Learn how to shop carefully when searching to buy your wedding flowers and greenery online.Wholesale flowers are no bargain if you have to buy in ten bunch minimums. That's when I made the decision to carry more than just florist supplies in my online store. No bride can afford DIY bouquets if they are forced to buy more flowers than they really need.
Today's modern designs are a lovely, loose mix of both flowers and greenery. If your minimum purchase requires a a minimum of 10 bunches of every greenery variety in your bouquet - you won't even begin to be able afford to buy the mix of flower varieties! Instead of creating "mixed packages" for you (where the seller gets to choose what you receive!) . . . I think the control should be in the bride's hands.
My single bunches may cost slightly more each - but you buy only what you need. This also allows you to purchase the rest of the products you need, such as bouquet holders, florist tape, fresh flower processing products and flower jewelry such as rhinestones and pearls. I don't claim "free shipping" . . but they aren't really giving you free shipping either. Trust me - it's carefully calculated into the price.
Don't see a flower or greenery that you want? Give me a call. I partner with one of the largest flower wholesalers in the United States. If it's in season and available, there is a good chance we can find it for you. We strive to make your decisions good and sound. If I see a product that is nearing the end of it's peak season (and may not look as good as it should) I'll usually call your attention to it and we can discuss alternatives. I will usually tell you if a certain flower variety is not worth the trouble.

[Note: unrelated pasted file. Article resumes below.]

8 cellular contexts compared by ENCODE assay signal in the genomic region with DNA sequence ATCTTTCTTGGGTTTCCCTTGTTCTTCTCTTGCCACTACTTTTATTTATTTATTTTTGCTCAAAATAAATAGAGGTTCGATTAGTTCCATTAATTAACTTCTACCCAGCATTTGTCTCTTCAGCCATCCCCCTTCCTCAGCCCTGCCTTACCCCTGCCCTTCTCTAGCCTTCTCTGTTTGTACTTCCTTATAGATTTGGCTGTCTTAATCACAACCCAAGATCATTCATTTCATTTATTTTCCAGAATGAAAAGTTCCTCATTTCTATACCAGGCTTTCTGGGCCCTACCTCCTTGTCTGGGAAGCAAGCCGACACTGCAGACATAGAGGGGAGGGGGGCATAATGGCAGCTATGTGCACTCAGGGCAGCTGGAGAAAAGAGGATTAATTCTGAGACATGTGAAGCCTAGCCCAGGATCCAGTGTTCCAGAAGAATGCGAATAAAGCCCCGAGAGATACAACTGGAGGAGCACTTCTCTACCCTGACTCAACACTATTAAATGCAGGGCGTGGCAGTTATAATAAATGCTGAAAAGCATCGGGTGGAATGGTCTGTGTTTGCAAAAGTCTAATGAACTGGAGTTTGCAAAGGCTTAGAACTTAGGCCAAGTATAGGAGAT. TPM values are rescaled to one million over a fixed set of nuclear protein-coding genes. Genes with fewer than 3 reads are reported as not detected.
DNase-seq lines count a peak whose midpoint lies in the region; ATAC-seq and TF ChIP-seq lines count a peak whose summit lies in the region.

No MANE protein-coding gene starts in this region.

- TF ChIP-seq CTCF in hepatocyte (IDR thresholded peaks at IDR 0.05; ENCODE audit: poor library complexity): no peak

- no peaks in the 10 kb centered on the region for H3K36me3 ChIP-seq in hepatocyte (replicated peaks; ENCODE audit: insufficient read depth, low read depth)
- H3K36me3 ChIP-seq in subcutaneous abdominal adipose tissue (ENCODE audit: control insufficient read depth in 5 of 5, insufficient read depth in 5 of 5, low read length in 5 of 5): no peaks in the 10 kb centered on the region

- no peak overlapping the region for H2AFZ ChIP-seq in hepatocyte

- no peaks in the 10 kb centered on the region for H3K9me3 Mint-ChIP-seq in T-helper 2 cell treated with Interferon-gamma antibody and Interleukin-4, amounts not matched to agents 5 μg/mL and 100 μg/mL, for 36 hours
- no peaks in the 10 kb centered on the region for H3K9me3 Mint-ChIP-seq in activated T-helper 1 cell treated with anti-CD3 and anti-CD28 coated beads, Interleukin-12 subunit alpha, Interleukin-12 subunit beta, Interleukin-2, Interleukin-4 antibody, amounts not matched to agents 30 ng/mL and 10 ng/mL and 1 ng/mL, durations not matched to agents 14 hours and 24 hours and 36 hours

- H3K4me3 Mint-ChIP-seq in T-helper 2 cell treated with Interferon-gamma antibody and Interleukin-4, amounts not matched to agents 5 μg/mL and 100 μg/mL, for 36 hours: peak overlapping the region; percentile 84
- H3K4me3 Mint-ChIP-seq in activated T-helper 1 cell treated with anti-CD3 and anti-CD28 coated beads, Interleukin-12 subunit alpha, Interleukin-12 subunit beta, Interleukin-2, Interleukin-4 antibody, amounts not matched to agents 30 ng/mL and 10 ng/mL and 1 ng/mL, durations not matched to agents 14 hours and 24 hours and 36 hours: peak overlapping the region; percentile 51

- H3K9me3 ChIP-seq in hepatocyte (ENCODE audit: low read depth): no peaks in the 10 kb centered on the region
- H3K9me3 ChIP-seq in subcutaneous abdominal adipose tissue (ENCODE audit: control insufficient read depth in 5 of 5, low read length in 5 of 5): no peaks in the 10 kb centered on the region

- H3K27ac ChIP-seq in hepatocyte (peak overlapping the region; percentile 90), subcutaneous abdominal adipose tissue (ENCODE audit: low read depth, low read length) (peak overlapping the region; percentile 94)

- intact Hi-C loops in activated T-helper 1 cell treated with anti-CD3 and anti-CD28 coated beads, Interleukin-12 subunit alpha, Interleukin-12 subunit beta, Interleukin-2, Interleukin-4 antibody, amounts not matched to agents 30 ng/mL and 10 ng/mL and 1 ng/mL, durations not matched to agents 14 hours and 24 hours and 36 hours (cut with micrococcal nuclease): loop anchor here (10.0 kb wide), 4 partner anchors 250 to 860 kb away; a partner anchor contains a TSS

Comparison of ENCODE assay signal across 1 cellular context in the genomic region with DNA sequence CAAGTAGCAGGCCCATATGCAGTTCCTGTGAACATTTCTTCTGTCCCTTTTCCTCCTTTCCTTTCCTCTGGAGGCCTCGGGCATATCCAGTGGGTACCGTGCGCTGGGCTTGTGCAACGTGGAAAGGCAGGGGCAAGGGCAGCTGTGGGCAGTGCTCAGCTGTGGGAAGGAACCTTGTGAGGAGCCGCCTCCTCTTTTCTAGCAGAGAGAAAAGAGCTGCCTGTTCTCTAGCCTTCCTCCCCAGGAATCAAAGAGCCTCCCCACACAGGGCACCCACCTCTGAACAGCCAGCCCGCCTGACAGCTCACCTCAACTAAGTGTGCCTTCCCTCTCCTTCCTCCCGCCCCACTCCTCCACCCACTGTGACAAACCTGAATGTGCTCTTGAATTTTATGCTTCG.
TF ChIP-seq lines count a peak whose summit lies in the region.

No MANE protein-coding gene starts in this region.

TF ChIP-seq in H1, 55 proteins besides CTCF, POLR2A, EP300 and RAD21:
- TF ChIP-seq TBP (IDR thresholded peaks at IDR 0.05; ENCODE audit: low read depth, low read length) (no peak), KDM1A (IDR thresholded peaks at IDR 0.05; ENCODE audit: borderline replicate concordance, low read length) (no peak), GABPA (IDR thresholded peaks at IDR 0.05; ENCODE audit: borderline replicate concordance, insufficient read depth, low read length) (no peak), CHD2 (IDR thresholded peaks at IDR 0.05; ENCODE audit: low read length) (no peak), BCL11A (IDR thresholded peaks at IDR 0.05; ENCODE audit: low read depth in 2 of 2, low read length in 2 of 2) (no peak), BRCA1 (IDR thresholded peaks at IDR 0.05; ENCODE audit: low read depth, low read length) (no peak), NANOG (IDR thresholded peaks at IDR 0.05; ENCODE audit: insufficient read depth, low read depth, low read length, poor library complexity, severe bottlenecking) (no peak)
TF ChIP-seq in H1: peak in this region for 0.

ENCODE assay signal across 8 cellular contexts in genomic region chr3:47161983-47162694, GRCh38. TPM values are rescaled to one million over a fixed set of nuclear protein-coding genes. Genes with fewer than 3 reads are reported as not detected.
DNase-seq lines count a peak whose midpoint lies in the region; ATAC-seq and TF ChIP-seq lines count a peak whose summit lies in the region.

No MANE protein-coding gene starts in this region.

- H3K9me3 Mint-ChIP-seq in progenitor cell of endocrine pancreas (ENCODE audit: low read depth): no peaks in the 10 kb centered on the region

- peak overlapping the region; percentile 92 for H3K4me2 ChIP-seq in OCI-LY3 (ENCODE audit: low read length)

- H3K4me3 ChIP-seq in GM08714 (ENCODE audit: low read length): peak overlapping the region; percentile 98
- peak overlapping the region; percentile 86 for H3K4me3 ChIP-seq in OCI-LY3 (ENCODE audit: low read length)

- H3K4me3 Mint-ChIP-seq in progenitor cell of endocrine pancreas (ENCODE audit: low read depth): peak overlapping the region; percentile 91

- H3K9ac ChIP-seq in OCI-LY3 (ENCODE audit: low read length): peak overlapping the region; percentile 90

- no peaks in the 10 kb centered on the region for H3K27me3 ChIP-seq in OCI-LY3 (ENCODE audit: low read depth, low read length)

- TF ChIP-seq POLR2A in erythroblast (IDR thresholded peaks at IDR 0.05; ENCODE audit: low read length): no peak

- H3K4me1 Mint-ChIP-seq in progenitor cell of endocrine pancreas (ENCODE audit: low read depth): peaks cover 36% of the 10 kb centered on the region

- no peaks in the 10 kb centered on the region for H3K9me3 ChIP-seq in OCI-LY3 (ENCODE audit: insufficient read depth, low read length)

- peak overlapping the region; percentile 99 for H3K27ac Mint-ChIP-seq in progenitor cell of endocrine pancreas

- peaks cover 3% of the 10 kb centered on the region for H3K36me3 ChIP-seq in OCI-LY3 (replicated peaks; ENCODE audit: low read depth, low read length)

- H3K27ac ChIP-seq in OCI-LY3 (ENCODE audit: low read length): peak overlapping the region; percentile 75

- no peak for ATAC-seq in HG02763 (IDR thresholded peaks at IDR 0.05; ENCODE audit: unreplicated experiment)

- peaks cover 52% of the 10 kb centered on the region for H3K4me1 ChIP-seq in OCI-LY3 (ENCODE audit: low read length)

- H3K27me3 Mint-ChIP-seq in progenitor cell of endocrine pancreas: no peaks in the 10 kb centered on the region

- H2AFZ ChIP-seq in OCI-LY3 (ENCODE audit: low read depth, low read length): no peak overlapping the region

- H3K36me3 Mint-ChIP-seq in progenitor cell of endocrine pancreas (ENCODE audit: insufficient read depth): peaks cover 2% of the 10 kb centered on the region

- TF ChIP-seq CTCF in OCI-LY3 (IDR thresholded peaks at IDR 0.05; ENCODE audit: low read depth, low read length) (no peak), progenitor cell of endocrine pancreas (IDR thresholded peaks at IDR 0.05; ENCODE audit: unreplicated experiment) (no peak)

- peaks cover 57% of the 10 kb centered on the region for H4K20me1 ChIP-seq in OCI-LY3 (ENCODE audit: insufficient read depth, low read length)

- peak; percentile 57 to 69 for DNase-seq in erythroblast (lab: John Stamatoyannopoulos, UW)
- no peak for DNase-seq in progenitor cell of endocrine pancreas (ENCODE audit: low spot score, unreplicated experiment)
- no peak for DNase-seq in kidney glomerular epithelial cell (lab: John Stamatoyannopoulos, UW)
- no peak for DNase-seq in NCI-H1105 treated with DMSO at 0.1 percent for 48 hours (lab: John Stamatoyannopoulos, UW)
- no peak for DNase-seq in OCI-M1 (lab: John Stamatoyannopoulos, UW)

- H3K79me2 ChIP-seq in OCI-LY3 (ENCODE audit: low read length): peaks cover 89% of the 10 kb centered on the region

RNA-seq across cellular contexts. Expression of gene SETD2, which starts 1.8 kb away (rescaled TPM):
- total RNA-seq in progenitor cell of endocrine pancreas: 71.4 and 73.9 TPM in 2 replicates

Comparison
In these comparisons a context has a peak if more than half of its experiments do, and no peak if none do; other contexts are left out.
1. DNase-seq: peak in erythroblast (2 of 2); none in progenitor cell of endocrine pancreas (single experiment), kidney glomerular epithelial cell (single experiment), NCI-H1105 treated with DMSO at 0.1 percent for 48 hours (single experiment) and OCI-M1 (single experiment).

Unique greenery can add lovely interest and texture to today's bridal designs. Flowing seeded eucalyptus, soft velvety Dusty Miller and tall Italian ruscus can be just as gorgeous in a bouquet as expensive flowers.
Some common greens, like Leather Leaf fern, can provide an inexpensive way to fill out gorgeous florals and luscious bridal bouquets. But do you really need ten bunches? That's a lot of greenery which usually has 20 - 25 stems in each grower's bunch. Break it down by designs and unless a professional florist is making huge floral displays or 25 centerpieces, a full case of leather is going to go to waste. I can create one bridal bouquet and 3 - 4 bridesmaids bouquets using just one single bunch of leather.
I provide tons of intensive step by step flower tutorials, so you can see how a professional creates gorgeous bouquets, corsages, boutonnieres, church florals and reception centerpieces. I have a deep love for all things flowers. My goal is to help you save money - but NOT at the cost of stressing you out by forcing you to buy way more than you need or something that is so cost inflated it's not worth it.
If possible - stay away from Valentine's Day and Mother's Day. Flower prices peak sharply at this time because of the high demand and the growers raise our prices significantly. We are forced to add surcharges during this time period simply because the flowers cost us so much more.
Most of all - have fun! Choose designs simple enough to create and don't stress yourself out by trying to recreate magnificent Oscar like designs. Those kind of flowers take TEAMS of professionals to assemble.